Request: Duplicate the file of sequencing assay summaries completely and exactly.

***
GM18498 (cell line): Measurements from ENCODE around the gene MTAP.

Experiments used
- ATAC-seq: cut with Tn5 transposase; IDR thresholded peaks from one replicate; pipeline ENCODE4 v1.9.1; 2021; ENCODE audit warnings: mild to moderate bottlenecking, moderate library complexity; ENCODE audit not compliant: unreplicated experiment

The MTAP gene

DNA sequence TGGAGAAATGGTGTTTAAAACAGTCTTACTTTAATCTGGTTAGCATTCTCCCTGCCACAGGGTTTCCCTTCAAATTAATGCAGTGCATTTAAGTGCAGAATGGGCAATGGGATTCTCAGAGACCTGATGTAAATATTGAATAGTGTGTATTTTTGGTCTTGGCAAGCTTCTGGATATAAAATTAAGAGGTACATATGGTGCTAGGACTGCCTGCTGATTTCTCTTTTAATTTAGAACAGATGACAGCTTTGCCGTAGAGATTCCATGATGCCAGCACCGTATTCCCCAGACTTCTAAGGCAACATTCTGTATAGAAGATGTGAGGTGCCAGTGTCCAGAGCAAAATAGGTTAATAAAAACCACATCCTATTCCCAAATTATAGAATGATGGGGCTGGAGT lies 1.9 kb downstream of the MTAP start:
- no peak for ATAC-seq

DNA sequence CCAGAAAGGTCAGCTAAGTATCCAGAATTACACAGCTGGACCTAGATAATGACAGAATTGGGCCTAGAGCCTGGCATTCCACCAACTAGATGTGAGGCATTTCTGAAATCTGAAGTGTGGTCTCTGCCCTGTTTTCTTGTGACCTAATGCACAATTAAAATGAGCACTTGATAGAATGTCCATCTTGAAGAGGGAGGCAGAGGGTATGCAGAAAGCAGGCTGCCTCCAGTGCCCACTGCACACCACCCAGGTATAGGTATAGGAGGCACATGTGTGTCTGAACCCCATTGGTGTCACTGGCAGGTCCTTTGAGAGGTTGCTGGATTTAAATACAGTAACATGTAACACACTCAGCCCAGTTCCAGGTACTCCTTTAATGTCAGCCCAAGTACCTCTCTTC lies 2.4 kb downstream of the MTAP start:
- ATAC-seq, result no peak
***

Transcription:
GM18498 (cell line): Measurements from ENCODE around the gene MTAP.

Experiments used
- ATAC-seq: cut with Tn5 transposase; IDR thresholded peaks from one replicate; pipeline ENCODE4 v1.9.1; 2021; ENCODE audit warnings: mild to moderate bottlenecking, moderate library complexity; ENCODE audit not compliant: unreplicated experiment

The MTAP gene

DNA sequence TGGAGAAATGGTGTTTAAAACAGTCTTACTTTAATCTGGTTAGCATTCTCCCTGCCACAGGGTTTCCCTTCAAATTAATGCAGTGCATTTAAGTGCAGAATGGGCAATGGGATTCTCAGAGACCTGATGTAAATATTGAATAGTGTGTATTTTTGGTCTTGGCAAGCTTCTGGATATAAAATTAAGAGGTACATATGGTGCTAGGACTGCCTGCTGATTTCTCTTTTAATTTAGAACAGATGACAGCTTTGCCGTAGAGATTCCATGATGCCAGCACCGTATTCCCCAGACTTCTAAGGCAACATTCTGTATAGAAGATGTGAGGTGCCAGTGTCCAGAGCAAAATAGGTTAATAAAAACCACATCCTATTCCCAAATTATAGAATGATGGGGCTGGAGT lies 1.9 kb downstream of the MTAP start:
- no peak for ATAC-seq

DNA sequence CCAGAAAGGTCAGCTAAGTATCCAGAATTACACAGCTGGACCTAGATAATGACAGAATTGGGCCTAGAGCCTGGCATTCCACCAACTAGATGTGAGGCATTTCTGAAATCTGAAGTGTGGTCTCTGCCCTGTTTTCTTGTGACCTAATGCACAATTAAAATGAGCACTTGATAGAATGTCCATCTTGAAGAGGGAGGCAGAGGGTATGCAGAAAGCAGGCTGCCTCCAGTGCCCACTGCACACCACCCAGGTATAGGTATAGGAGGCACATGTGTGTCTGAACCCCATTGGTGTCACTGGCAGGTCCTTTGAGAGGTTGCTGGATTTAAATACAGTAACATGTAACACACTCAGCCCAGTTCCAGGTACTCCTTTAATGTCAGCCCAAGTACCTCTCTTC lies 2.4 kb downstream of the MTAP start:
- ATAC-seq, result no peak